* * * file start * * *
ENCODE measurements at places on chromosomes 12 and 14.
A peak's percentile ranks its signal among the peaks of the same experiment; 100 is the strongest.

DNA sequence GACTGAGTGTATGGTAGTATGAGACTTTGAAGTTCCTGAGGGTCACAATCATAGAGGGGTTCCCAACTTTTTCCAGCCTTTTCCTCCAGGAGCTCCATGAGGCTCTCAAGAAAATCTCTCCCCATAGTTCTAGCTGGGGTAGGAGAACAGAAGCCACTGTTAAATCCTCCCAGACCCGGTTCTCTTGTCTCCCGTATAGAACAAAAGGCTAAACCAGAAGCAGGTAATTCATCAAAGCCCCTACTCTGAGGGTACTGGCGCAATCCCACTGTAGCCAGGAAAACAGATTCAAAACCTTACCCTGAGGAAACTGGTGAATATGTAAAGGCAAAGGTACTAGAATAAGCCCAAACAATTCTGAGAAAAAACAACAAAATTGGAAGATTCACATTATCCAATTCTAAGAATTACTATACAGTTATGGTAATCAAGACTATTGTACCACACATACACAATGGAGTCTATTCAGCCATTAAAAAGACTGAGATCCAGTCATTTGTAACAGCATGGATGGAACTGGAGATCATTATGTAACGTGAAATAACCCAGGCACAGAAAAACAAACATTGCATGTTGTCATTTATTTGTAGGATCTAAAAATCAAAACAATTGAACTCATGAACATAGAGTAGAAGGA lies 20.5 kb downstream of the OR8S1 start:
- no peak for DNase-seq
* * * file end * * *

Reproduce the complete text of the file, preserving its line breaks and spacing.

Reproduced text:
ENCODE measurements at places on chromosomes 12 and 14.
A peak's percentile ranks its signal among the peaks of the same experiment; 100 is the strongest.

DNA sequence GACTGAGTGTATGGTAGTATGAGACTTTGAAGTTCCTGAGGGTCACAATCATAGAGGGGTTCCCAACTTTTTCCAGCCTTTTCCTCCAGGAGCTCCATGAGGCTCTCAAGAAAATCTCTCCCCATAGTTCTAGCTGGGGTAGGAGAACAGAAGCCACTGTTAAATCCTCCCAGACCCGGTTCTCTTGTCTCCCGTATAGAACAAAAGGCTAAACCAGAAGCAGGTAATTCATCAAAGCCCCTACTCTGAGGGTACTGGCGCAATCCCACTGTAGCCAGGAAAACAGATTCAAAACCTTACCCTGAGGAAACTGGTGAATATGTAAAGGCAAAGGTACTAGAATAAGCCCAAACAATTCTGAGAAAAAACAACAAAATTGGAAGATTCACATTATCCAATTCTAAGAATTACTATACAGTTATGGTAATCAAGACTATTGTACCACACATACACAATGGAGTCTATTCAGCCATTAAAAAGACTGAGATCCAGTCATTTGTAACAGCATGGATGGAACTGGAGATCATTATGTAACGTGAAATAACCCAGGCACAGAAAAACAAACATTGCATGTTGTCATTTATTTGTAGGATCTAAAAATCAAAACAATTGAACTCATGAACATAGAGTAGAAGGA lies 20.5 kb downstream of the OR8S1 start:
- no peak for DNase-seq